1) Overcoming your fear
Invite your public speaking fears to an intervention. Write down what makes you nervous and how you react. For example; placing your hands in your pockets – rather keep your hands occupied by using gestures or holding a clipboard with your speech.
2) Practice your gestures
What do your hands do when you talk? Make sure your hand gestures are used to describe experiences or objects in your speech or used to point at specifics of your presentation.
3) Body Posture is everything
Stand tall and professional when you talk. As soon as you walk into the room be aware that your body posture is comfortable and presentable. Do not slant your shoulders or lean onto the podium or board.
4) Eye contact
If you don’t use eye contact then your audience will not feel engaged in your speech. Scan around the room when presenting and use specific eye contact with most of your audience.
5) Make your voice sound interesting
Think of the top best speakers in the world – what do they all have in common? They all sound interesting. This has to do with tone of voice and which words you decide to emphasize. Highlight the keywords in your speech and make sure you emphasize those words with enthusiasm.
6) Less explaining more EXPRESSION
Summarize the main points of your speech and don’t use academic jargon and give lengthy explanations. Use simple vocabulary and well-constructed sentences that are justifiable to understand.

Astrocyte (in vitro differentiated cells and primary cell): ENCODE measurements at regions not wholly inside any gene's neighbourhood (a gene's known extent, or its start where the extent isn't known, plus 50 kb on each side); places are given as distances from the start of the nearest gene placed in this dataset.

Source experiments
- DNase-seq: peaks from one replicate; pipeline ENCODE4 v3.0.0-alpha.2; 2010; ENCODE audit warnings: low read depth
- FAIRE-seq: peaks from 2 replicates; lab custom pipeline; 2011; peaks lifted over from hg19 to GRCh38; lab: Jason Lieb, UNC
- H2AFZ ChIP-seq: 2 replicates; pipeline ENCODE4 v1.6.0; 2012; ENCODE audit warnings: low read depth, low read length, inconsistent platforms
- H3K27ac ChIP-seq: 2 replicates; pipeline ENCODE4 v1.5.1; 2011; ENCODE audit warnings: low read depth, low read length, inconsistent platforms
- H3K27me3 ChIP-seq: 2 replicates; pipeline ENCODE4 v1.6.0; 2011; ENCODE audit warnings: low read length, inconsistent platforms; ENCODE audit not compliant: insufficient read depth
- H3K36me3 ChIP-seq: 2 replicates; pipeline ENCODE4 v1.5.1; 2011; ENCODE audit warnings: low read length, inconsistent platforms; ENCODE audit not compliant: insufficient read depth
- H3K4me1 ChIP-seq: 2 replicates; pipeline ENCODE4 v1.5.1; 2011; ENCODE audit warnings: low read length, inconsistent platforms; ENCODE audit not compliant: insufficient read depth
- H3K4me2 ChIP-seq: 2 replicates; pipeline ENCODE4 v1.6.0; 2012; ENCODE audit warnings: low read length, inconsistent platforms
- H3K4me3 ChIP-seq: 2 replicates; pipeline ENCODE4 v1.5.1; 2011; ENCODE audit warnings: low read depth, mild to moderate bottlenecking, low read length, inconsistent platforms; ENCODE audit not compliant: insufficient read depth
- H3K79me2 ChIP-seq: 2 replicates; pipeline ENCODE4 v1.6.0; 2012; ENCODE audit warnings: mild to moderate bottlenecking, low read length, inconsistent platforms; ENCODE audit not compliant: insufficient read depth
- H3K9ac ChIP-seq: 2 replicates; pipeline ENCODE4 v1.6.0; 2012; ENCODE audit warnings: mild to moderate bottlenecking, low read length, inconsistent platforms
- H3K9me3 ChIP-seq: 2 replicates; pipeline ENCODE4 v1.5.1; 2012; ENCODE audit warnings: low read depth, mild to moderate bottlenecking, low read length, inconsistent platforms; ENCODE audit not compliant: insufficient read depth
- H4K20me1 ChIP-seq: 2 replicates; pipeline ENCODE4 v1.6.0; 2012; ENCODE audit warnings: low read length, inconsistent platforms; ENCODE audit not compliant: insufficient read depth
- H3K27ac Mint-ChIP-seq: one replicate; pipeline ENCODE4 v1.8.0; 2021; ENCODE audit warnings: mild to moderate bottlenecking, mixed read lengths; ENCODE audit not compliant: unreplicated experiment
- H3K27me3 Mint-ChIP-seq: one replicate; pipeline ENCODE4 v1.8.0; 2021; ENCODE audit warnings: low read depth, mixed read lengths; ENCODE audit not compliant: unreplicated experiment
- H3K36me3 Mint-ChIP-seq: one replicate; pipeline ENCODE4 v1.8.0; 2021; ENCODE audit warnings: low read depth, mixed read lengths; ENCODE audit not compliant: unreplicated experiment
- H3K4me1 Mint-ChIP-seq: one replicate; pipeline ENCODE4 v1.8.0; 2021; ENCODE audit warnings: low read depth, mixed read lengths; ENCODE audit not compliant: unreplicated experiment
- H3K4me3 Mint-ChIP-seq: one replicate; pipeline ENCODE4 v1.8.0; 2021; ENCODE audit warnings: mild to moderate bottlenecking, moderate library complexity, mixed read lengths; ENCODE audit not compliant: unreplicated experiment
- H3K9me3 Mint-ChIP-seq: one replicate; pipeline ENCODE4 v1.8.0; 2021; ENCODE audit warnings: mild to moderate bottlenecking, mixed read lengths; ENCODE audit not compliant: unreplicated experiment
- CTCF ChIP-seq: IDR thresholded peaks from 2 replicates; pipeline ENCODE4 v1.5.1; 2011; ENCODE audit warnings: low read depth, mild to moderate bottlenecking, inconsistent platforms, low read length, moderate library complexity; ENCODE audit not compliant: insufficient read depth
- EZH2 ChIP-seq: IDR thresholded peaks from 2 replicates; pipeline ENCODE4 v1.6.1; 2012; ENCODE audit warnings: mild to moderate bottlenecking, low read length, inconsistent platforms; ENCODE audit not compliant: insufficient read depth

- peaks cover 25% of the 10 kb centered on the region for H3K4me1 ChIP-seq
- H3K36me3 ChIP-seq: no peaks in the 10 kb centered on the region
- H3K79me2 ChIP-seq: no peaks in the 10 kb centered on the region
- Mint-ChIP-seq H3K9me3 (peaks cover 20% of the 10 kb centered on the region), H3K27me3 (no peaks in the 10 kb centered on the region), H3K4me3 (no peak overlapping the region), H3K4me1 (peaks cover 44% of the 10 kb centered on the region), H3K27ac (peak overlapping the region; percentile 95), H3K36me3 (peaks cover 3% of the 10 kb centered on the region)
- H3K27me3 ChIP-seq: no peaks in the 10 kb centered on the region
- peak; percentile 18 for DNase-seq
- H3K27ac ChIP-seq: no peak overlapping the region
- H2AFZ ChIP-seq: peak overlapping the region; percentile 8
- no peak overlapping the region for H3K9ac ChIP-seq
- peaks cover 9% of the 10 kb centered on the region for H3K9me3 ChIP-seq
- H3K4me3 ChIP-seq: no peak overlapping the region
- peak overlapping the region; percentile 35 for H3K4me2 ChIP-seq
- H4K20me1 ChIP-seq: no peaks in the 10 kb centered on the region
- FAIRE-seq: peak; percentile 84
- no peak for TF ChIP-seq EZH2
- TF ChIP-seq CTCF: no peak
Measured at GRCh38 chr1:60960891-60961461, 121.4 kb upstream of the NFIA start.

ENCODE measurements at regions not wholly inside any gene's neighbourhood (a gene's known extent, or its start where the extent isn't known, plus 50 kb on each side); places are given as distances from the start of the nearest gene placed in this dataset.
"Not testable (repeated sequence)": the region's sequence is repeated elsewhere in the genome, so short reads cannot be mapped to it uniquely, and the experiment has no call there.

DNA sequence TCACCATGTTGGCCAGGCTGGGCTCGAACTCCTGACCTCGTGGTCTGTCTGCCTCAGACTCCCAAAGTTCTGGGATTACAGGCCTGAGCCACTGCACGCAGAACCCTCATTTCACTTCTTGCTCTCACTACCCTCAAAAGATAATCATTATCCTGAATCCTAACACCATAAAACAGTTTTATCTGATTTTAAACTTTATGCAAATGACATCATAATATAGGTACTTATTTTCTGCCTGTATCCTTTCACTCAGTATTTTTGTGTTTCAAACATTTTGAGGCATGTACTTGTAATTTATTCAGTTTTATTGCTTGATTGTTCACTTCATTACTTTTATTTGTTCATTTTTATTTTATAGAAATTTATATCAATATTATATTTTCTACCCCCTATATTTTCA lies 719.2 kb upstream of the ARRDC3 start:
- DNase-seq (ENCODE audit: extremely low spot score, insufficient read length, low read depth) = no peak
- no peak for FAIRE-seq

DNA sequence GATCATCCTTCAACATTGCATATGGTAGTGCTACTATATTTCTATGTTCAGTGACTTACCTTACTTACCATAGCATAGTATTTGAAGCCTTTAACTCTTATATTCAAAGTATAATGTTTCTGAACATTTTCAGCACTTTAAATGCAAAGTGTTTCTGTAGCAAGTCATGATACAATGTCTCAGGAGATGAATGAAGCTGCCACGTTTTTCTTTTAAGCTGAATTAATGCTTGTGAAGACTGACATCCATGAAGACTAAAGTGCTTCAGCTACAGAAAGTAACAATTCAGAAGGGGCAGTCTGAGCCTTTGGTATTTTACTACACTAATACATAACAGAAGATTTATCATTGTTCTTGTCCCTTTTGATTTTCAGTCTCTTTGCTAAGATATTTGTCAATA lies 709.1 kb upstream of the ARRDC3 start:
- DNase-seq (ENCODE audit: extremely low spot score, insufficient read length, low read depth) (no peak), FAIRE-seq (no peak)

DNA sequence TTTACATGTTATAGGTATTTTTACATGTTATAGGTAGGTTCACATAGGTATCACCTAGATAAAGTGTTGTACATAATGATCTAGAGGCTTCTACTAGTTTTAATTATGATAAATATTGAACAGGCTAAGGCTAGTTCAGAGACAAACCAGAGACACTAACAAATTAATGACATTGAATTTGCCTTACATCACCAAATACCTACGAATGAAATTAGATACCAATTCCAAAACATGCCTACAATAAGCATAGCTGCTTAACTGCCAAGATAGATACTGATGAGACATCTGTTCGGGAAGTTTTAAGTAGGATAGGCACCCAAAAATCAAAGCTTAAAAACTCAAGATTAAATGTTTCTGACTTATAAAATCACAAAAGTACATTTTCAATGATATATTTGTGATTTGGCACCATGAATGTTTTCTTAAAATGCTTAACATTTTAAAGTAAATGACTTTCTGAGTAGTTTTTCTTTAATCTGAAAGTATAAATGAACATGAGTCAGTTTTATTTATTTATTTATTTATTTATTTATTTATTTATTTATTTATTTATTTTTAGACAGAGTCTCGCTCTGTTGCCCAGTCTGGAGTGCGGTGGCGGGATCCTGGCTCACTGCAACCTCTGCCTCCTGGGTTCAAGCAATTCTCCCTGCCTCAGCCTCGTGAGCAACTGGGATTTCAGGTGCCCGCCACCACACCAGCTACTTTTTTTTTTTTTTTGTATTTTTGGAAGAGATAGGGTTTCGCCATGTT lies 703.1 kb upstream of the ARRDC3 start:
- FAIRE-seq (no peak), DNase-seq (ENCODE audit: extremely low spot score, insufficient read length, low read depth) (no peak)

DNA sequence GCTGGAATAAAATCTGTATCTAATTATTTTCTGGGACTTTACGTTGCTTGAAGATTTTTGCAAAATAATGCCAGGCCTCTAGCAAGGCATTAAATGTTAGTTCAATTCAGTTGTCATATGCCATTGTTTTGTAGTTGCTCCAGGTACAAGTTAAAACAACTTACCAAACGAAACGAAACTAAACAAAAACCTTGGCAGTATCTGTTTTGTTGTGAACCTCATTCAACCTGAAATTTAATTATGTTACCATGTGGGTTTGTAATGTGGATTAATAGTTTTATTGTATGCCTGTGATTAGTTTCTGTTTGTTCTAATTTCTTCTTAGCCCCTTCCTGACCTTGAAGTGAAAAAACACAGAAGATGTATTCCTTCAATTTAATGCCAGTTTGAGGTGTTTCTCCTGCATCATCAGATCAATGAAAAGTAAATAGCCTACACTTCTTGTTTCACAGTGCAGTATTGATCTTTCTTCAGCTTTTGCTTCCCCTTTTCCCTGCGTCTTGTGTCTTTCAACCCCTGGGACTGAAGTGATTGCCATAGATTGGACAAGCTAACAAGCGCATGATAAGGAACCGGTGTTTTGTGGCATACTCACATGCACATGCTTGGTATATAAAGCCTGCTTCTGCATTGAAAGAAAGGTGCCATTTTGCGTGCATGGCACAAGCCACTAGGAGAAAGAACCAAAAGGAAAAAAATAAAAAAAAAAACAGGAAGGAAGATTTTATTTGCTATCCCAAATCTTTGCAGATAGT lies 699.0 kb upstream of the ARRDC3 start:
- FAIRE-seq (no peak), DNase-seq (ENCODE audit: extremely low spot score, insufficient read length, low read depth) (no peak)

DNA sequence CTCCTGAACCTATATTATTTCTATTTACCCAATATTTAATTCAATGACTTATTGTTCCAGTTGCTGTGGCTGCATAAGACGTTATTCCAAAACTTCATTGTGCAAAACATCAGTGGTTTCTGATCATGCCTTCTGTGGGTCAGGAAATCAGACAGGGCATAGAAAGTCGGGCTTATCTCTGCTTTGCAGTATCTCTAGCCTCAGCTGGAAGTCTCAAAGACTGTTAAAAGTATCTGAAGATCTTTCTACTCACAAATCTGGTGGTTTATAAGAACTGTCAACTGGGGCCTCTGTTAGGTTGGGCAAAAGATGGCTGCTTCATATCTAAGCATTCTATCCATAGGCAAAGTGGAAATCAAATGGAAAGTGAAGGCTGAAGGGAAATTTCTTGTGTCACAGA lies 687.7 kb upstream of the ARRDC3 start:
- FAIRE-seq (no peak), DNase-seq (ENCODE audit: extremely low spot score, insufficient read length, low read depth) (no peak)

7) Practice and Pace
Pace yourself during your speech, don’t rush your sentences or speak too fast. Pause in between your sentences and make sure you are taking a breath after every sentence. Practice your speech and breathing techniques to ensure you do not rush your ideas.
8) Speak from life experience
Use examples and stories of your experience of the topic being presented. The personal approach to your presentation will help your audience relate to the topic more if you keep them connected with a story.
9) Begin on an interesting note
Start your presentation with an interesting idea. It could be a statistic, statement, famous quote, a video or a picture. You can even start your introduction by asking the audience a question related to your presentation.
10) End off with an empowering sentence
Your audience will only remember your conclusion the week after you present, so end off on a happy note – an empowering sentence that will make your audience feel like they gained inspiring knowledge from you.
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